character when they’re well
written. As readers and writers
question whether diversifying
characters will detract from
their stories, the real question
is why not have superheroes
living with others in a world
as diverse as the world around
us? The rebooted Ms. Marvel
as a woman of color attracts an
audience without needing to
be objectified in any way, and
more power to her.

Despite the popularity of

this version of Ms. Marvel,
whether a character as “wildly”
diverse as her would ever make

it to the big


doubt will





tation in movies, I’m usually
disappointed. But maybe I’m

the original secret identities,
or personas, of the superhe-
roes are usually used, and most
of the original or mainstream
characters are white and male.
Much of the problem is that
instead of bringing characters
that are already diverse to the

An homage to the Huron

Their own heroes

forefront, or creating new superheroes,
the characters in the comics are just
temporarily rebooted.

Then, every time the movies are

rebooted, these companies are faced
with a choice between choosing
between the character’s more main-
stream persona and the newer, diver-
sified persona, and they tend to stick
with the original. Yet, if a comic book
heroine that’s already diverse has
become popular, why not make a movie
about her? Why are these companies
able to trust their readers with diver-
sity, but not their movie audience?

My hope is that these movies, as

well every other superhero movie,
has dynamic female characters so
that young girls and boys can grow
up without constantly finding weak
female characters. No more Mary
Jane, damsels in distress. No more
finding Sue Storm naked in public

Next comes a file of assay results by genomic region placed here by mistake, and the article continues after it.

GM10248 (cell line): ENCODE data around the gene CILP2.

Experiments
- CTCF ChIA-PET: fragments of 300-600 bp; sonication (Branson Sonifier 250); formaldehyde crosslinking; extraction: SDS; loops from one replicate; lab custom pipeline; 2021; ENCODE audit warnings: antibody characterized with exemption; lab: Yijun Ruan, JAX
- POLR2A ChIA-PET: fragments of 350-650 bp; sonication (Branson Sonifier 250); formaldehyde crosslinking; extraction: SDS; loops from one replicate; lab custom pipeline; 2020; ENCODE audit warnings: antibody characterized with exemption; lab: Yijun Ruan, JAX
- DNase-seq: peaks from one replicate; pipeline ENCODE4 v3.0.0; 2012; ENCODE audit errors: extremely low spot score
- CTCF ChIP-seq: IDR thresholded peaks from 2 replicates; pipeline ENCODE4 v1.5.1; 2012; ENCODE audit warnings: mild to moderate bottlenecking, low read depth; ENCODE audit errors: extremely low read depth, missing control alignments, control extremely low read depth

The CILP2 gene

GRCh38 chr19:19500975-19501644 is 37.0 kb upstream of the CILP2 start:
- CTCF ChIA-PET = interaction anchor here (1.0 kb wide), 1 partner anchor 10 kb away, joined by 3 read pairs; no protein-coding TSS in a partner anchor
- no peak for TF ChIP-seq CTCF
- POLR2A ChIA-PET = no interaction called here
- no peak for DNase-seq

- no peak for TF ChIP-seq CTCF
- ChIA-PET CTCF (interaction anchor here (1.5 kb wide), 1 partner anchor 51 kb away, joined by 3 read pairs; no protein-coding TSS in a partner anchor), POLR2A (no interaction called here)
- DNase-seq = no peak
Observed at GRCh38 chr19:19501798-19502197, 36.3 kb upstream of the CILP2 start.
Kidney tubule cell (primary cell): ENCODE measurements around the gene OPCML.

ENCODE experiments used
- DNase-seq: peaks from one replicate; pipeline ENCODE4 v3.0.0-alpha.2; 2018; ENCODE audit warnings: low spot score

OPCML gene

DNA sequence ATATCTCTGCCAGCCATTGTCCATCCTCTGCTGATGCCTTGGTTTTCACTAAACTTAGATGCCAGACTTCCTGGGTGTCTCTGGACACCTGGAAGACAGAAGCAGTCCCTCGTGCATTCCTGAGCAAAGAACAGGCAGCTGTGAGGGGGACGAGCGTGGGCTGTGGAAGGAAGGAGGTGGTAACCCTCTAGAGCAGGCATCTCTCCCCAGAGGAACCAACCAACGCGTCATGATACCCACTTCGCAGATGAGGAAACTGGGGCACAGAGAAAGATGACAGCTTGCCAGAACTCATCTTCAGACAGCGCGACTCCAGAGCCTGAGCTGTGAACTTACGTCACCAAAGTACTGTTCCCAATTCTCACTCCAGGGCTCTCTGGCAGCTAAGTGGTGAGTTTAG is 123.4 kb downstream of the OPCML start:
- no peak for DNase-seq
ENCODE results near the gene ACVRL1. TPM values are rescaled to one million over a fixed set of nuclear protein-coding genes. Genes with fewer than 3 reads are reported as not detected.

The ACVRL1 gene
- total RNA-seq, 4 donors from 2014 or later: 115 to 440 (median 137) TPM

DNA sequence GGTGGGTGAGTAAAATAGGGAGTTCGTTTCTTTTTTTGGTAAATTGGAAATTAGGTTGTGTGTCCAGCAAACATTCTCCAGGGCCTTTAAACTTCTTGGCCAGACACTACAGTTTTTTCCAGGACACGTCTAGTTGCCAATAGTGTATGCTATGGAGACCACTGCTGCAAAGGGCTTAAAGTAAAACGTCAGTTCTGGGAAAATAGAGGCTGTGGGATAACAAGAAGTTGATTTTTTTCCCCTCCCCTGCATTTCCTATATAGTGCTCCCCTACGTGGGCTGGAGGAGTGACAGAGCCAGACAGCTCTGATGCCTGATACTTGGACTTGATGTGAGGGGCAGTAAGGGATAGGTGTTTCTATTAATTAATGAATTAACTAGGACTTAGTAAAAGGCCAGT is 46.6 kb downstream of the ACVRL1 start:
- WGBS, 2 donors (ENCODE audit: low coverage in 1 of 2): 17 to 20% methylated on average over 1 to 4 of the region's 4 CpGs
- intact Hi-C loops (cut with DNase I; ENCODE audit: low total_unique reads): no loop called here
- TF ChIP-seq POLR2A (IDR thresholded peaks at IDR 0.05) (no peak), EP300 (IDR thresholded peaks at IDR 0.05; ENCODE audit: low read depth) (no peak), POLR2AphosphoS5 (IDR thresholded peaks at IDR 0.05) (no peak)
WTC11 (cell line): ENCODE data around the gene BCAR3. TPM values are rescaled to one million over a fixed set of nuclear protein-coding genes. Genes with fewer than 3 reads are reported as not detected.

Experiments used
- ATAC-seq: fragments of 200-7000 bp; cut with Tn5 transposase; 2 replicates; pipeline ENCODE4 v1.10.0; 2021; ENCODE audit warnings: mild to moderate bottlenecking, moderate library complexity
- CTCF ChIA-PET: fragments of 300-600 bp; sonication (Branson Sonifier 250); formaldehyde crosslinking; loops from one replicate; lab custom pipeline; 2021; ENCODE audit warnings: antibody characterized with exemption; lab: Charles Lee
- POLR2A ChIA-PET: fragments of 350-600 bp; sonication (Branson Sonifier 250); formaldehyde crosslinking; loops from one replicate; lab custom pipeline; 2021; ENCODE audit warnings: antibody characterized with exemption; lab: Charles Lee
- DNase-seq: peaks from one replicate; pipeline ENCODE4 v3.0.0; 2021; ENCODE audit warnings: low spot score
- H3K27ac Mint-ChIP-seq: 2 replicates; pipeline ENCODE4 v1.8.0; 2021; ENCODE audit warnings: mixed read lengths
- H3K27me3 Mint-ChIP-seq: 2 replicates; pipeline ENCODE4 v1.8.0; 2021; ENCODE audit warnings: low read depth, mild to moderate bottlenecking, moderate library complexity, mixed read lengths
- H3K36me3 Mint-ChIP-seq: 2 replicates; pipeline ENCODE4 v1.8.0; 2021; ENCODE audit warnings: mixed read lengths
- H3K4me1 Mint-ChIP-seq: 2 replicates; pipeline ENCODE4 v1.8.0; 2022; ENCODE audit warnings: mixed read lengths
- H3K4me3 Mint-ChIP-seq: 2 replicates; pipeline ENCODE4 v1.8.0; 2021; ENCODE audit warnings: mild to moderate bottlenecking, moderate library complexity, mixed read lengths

two movies in a row. No more making
superhero movies with hyper-sexual-
ized female characters meant only to
appeal to men.

We know when you add a token

female or a token minority into your
story just to say you tried, but the

truth is we also can see when you do
not. That is why female superhero
movies have flopped in the past. We
want more real superheroes from
diverse backgrounds, but that means
putting real thought into their stories.

For anyone looking for strong

female characters in superhero mov-
ies, we might be getting what we
wanted. DC plans on releasing a
Wonder Woman movie in 2017, and
Marvel is planning on releasing a Cap-
tain Marvel movie in 2018. However,
Kamala Khan will not be the persona
because they are using the identity of
Carol Danvers, who is white. This may
be a logical choice considering that
she’s an older and possibly more estab-
lished identity, but maybe if Kamala
Khan was given a separate identity
instead of living in the shadows of a
past identity, she could one day make
it to theaters or be featured in a

television series.

Maybe one day, diverse heroes

will be good enough to truly be their

own heroes.

— Rabab Jafri can be reached

at rjafri@umich.edu



Why not have

superheroes living

with others in a world
as diverse as the world

around us?

Back to Top

© 2024 Regents of the University of Michigan